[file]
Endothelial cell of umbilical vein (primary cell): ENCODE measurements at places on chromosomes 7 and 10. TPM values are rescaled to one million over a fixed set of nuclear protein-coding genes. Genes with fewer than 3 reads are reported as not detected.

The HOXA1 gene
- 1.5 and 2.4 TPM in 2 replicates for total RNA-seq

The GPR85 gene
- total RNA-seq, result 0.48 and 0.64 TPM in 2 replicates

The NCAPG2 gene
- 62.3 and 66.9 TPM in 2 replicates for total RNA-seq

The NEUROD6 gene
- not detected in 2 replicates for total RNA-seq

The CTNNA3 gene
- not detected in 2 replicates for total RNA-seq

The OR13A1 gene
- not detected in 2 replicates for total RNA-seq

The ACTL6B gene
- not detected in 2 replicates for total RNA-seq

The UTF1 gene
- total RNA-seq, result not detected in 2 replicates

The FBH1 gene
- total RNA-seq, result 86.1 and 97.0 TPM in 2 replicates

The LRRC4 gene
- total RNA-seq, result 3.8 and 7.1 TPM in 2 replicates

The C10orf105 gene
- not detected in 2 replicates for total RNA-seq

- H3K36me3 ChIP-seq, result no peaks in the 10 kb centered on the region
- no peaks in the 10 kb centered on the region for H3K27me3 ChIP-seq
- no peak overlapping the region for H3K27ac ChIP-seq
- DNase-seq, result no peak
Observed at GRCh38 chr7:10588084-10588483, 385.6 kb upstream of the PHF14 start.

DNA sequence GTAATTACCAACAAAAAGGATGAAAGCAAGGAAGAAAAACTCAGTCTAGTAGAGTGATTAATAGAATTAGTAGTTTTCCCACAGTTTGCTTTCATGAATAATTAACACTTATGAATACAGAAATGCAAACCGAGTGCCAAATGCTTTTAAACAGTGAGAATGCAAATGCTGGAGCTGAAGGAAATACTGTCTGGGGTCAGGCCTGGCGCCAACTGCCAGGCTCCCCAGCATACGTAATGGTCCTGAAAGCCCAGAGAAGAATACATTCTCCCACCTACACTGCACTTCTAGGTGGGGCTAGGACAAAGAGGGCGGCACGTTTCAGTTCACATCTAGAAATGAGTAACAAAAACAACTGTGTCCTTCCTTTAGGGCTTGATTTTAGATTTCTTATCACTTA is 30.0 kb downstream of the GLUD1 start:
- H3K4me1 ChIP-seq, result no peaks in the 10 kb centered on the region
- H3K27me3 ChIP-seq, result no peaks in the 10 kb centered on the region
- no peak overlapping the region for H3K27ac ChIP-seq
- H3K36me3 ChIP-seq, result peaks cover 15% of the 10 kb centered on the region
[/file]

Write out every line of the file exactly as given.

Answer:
Endothelial cell of umbilical vein (primary cell): ENCODE measurements at places on chromosomes 7 and 10. TPM values are rescaled to one million over a fixed set of nuclear protein-coding genes. Genes with fewer than 3 reads are reported as not detected.

The HOXA1 gene
- 1.5 and 2.4 TPM in 2 replicates for total RNA-seq

The GPR85 gene
- total RNA-seq, result 0.48 and 0.64 TPM in 2 replicates

The NCAPG2 gene
- 62.3 and 66.9 TPM in 2 replicates for total RNA-seq

The NEUROD6 gene
- not detected in 2 replicates for total RNA-seq

The CTNNA3 gene
- not detected in 2 replicates for total RNA-seq

The OR13A1 gene
- not detected in 2 replicates for total RNA-seq

The ACTL6B gene
- not detected in 2 replicates for total RNA-seq

The UTF1 gene
- total RNA-seq, result not detected in 2 replicates

The FBH1 gene
- total RNA-seq, result 86.1 and 97.0 TPM in 2 replicates

The LRRC4 gene
- total RNA-seq, result 3.8 and 7.1 TPM in 2 replicates

The C10orf105 gene
- not detected in 2 replicates for total RNA-seq

- H3K36me3 ChIP-seq, result no peaks in the 10 kb centered on the region
- no peaks in the 10 kb centered on the region for H3K27me3 ChIP-seq
- no peak overlapping the region for H3K27ac ChIP-seq
- DNase-seq, result no peak
Observed at GRCh38 chr7:10588084-10588483, 385.6 kb upstream of the PHF14 start.

DNA sequence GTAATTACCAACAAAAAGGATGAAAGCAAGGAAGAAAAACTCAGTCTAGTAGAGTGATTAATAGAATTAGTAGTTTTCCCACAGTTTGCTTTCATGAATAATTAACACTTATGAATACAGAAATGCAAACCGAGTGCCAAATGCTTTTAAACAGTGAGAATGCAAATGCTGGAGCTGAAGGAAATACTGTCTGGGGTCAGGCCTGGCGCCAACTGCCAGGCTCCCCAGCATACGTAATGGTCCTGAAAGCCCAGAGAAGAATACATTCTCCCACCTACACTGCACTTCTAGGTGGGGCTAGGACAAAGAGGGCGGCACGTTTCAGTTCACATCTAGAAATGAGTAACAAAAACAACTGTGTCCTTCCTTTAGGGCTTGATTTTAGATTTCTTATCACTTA is 30.0 kb downstream of the GLUD1 start:
- H3K4me1 ChIP-seq, result no peaks in the 10 kb centered on the region
- H3K27me3 ChIP-seq, result no peaks in the 10 kb centered on the region
- no peak overlapping the region for H3K27ac ChIP-seq
- H3K36me3 ChIP-seq, result peaks cover 15% of the 10 kb centered on the region